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Oliver Stone’s JFK

I’m not so much for political films but Oliver Stone’s JFK is an engrossing, obsessive, feverish and altogether brilliant piece of clandestine intrigue and I loved every minute of its impossibly long runtime (the director’s cut runs well over three hours). It might be excessive to take such an indulgent amount of time for one story to play out but Stone is fixated on every single aspect and detail of his narrative, scrutinizing the dark corners of shadowy politics, leaving no stone unturned and the result is a film that draws you in so close that at times the effect is breathless, a surging momentum full of moving parts, characters and secrets all unfolding in a mammoth production.

Stone has taken the real life investigation of New Orleans District Attorney Jim Garrison, used it as a launching pad and blasted off into his own theories, queries and plot turns. Kevin Costner is excellent and uncharacteristically vulnerable as Garrison, an idealistic family man determined to shine a light on the truth until he realizes he and his firm are in over their heads. This thing has one of the most jaw dropping ensemble casts I’ve ever seen assembled, right down to supporting turns, cameos and walk-ons populated by recognizable faces. Costner and his team are the constant, a dogged troupe that includes varied folks like Laurie Metcalf, Wayne Knight, Jay O. Sanders, Gary Grubbs and the always awesome Michael Rooker. We spend the most time with them as they discuss theories at length, argue in roundtable fashion, interview witnesses and it all feels eerily as if every discovery they make leads to ten more even more unnerving ones. Others show up throughout the film and when I say this is a cast for the ages I’m not even kidding. Jack Lemmon does paranoia flawlessly as a nervous informant they visit, Gary Oldman is a super creepy Lee Harvey Oswald, Joe Pesci impossibly rambunctious as oddball David Ferrie, Tommy Lee Jones and his poodle wig are icky as a corrupt US Senator and that’s just the start, there’s great work from everyone under the sun including John Candy, Walter Matthau, Sissy Spacek, Vincent D’onofrio, Kevin Bacon, Martin Sheen, Pruitt Taylor Vince, Edward Asner, Frank Whaley, Brian Doyle Murray, Bob Gunton, Lolita Davidovich, John Larroquette and more. Donald Sutherland is pure showstopper as a mystery man who has an epic, sixteen minute long tinfoil hat monologue that is so well delivered and perfectly pitched that we don’t even really notice what a massive enema of exposition it is simply because he and Stone keep up the energy levels and, in turn, us riveted.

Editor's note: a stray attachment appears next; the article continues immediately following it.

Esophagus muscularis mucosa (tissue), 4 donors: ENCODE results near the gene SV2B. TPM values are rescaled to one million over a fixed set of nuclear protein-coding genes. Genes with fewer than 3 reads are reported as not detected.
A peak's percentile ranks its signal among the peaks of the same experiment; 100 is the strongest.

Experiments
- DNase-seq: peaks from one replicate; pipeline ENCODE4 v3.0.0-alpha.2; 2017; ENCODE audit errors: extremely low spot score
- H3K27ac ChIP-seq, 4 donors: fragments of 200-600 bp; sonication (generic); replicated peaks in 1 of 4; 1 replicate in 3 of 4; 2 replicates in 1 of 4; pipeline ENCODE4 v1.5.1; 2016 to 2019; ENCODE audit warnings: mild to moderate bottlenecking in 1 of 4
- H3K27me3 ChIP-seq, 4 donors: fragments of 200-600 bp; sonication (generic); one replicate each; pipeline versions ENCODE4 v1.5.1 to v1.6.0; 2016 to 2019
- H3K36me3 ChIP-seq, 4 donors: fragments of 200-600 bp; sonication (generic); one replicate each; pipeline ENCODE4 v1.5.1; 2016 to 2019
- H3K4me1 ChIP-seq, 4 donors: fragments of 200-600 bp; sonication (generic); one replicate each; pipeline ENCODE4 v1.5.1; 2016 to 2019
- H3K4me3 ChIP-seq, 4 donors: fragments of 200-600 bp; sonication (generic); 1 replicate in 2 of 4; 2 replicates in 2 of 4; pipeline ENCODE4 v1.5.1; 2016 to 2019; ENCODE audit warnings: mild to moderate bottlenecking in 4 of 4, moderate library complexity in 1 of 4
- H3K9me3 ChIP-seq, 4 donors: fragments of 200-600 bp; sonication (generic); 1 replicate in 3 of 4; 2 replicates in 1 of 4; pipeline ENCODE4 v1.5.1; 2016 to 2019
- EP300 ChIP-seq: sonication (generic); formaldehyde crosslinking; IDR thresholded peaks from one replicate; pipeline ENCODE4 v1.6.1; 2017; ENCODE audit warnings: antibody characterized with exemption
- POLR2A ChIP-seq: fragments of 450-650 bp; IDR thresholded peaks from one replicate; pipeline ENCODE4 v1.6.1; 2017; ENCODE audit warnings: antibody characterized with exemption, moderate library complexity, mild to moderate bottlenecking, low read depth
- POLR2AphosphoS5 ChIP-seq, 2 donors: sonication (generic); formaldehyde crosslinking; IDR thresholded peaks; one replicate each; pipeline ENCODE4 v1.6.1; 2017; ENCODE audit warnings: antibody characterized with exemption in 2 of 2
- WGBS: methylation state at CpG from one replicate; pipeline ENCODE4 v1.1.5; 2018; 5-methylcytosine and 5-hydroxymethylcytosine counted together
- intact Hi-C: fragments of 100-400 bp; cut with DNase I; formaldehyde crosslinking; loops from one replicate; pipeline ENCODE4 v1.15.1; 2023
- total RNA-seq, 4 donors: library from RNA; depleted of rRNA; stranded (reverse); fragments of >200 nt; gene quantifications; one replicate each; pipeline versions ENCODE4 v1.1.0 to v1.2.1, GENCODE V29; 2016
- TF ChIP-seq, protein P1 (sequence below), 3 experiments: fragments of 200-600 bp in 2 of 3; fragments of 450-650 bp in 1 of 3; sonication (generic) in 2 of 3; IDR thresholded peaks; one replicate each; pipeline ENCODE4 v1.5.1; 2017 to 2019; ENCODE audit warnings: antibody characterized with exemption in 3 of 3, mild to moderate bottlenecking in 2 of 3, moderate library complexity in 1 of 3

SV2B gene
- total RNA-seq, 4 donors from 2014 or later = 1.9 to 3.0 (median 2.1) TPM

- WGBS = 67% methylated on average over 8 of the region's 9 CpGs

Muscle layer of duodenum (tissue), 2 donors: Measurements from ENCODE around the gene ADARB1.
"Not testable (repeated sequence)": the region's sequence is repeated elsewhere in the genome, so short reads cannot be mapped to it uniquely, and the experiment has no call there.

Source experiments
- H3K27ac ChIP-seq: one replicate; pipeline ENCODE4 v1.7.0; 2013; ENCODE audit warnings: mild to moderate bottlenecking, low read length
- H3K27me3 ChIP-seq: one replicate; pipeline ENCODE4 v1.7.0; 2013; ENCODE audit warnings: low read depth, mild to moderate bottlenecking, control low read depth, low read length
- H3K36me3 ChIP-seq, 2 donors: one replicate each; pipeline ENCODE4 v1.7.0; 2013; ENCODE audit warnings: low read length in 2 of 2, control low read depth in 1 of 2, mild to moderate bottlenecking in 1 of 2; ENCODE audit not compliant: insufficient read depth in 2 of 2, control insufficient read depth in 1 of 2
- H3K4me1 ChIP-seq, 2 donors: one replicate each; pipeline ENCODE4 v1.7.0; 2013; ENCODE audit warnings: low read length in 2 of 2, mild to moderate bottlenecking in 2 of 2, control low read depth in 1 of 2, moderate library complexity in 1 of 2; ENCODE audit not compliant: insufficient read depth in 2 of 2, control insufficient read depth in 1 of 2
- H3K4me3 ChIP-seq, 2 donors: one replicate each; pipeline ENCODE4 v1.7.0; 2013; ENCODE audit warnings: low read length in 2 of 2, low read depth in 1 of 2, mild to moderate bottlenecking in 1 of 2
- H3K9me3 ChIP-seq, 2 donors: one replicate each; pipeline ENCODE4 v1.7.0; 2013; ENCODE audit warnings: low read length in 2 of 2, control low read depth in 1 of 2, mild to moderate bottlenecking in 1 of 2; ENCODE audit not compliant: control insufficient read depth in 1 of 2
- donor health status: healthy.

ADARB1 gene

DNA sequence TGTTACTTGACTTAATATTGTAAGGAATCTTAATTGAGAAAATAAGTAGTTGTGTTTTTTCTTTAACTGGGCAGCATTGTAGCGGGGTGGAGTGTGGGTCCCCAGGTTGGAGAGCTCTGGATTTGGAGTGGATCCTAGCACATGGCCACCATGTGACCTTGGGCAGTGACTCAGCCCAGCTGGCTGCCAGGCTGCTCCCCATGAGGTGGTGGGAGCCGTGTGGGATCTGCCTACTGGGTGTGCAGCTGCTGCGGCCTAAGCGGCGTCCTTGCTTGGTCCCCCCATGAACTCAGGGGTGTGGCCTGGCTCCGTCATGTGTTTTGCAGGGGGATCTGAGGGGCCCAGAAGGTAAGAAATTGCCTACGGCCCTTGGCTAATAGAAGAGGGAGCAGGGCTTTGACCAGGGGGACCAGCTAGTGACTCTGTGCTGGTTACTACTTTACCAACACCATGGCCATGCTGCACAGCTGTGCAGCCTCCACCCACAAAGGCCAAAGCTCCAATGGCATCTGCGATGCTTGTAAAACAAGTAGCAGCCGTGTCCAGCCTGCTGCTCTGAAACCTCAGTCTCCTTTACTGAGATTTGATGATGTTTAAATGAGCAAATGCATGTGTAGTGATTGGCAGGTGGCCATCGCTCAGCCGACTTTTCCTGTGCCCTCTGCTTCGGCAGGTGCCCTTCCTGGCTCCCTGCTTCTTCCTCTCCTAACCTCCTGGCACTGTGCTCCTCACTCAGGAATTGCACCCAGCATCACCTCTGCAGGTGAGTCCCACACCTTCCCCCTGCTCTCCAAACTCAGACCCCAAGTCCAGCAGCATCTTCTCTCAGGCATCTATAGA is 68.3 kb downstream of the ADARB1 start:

That’s the thing here, I went in expecting perhaps something intriguing but maybe a little dry in places or bits that might lag because it is, after all, a three plus hour film revolving around politics. This is Stone though, and the way he films it is taut and immersive the *entire* way through, which is just so fucking impressive. He plays rogue agent with the facts, using established suspicions to draw one wild conclusion after another until we aren’t sure if everyone we see onscreen perhaps had something to do with JFK’s death. That’s his goal here though, he seeks not to provide concrete answers (how could he) but instil the kind of creeping dread, mounting uncertainty and fear that I imagine gripped the nation for years following this event. Conflicting conspiracy theories, clues that lead to nothing, unexplained and admittedly suspicious witness deaths, it’s all here and it all makes for one damn good mystery film.